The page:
February 2020 Update

We visited the National School of Pwentarakèt and asked Alexis to tell us how the school year is going.

Alexis is a seventh grader at the National School of Pwentarakèt. Her favorite subjects are Haitian Creole and mathematics. She told us that she wants to become a kindergarten teacher when she grows up.

Since Alexis’ teachers began taking part in the teacher training program that your Schools Not Slavery Partnership makes possible, they’ve launched new initiatives designed to encourage students to become active learners in the classroom.

Teachers created an elected student body, with students serving as president, treasurer, and secretary. “We help set the rules for our classroom now too,” Alexis said, adding, “and all the students follow the rules.”

Alexis also told us that even the way her classroom is arranged has changed. When she first started school here three years ago, the desks were arranged in a traditional linear fashion, with one student behind the next.

When teachers returned from the training they rearranged their classrooms to put student desks in a circle, so that students can see one another and interact face-to-face.

Guy is one of the teachers at the National School of Pwentarakèt who is part of the teacher training program.

Thanks to your Schools Not Slavery Partnership, Guy and his fellow teachers in the training program learned about the benefits of teaching students in their native language — Haitian Creole — instead of French.

Students don’t learn as well when they think in one language but they are told to write and speak in another. Students who learn in their native language read, write, and speak better.

“We learned the importance of teaching in Creole and we’ve seen how much more quickly students learn to read and write,” Guy said, compared to when classroom instruction was in French.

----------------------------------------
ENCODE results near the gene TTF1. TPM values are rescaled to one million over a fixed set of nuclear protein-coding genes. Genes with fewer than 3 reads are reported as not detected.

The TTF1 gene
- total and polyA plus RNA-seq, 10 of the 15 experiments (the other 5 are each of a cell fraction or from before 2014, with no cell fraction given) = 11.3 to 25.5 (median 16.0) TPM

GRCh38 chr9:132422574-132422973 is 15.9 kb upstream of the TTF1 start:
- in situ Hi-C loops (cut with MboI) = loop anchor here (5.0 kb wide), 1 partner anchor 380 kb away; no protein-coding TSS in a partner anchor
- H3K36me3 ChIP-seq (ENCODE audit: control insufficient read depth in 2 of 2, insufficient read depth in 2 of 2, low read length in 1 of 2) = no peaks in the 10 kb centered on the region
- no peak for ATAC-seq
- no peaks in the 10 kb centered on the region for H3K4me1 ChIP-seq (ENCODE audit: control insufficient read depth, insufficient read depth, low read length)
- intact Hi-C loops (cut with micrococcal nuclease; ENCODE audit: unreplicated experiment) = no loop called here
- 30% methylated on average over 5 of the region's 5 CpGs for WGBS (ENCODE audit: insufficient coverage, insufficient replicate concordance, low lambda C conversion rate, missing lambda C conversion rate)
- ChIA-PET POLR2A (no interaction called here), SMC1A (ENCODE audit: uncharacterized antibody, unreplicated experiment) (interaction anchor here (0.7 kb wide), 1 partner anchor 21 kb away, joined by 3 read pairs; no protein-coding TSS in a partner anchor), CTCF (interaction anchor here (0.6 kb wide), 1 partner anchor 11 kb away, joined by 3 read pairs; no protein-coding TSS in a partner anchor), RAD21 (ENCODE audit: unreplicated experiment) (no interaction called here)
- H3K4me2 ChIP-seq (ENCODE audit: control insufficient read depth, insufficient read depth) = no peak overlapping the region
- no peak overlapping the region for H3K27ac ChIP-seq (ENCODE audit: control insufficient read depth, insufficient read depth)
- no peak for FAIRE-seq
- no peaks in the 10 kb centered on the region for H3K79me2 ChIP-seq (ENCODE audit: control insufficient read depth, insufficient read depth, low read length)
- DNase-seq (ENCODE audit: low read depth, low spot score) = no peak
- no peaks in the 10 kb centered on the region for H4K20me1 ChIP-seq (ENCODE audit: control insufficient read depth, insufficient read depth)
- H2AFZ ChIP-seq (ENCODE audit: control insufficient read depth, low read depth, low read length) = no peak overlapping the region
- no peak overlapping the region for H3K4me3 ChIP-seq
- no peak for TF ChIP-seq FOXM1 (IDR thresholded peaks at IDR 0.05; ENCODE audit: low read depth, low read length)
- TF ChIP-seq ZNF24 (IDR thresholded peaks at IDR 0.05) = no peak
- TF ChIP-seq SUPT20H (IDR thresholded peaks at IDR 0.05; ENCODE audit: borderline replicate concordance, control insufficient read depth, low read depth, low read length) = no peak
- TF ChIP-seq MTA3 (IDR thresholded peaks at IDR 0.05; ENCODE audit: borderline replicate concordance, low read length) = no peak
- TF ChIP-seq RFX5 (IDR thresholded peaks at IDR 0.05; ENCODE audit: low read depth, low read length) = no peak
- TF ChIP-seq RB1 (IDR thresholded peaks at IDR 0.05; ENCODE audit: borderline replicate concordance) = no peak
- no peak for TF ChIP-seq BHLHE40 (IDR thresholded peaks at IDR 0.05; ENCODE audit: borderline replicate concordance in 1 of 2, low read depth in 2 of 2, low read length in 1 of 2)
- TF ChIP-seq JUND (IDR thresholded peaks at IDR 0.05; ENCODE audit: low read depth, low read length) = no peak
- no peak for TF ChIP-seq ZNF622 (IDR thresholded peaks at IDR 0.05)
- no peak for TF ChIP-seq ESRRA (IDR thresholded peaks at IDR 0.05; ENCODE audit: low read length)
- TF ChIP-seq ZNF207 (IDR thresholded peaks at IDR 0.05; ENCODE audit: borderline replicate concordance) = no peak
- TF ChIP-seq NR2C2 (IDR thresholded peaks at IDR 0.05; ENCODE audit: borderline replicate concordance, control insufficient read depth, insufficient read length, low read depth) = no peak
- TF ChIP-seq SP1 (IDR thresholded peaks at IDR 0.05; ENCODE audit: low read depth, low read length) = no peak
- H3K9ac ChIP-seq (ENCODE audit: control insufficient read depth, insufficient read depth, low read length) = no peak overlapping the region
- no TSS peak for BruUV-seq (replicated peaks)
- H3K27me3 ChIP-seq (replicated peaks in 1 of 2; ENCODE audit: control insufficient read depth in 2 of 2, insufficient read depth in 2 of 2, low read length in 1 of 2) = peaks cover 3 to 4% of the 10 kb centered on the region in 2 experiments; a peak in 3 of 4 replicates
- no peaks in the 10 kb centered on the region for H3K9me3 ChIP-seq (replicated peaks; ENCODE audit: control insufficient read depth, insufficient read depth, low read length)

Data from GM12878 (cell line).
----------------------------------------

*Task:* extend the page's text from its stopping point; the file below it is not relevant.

Guy, who has been teaching for 16 years, also noted how much more engaged students are in their own learning, with the switch to using Creole in the classroom. “Students ask a lot more questions now, they engage more deeply with the subject matter,” he said.

“And we haven’t abandoned French,” he added. Instead, French is introduced as a second language for students to learn.

Later this year students will begin writing stories about their own lives as part of the Mother Tongue Book program, and the school will launch a school garden — both elements of the teacher training program.

You make all of this possible, through your care, your concern, and your support. Thank you again for your generous Schools Not Slavery Partnership with the National School of Pwentarakèt!

September 2019 Update

Top: Third graders at The National School of Pwentarakèt; Bottom Left: Dave, who told us he wants to be a businessman when he grows up; Bottom Right: Hilaire is celebrating his 10th year as a teacher at the school.

Your Schools Not Slavery Partnership is Protecting 71 Girls and Boys at The National School of Pwentarakèt

Thank you again for your generous Schools Not Slavery Partnership in the 2019-2020 school year. We are so grateful!

We are deeply honored by your commitment to partner with The National School of Pwentarakèt to keep children free, safe, and in school.

Since 2010, Schools Not Slavery Partners like you have helped parents to find and free more than 600 children from slavery, and ensure that they have access to a high-quality school in their community. You’ve also prevented thousands more from becoming enslaved through your Partnership.

Thank you for all that you are doing to promote liberty, dignity, and hope for children and families in Pwentarakèt.

What Your Schools Not Slavery Partnership is Making Possible This School Year

Your generous partnership ensures continued access to quality education for rural, impoverished children in Pwentarakèt, many of whom are among the most at risk of being trafficked to cities as household slaves.

Your Schools Not Slavery Partnership makes it possible for teachers at The National School of Pwentarakèt to be trained in a nonviolent, native language, participatory approach to classroom management that is not found in most traditional public and private schools. It includes the following elements:

    1. Native Language Instruction – Students are taught in Haitian Creole – the language they speak at home – instead of French, a language students rarely encounter in their daily lives. Once students are literate in their native language, teachers introduce French as a second language.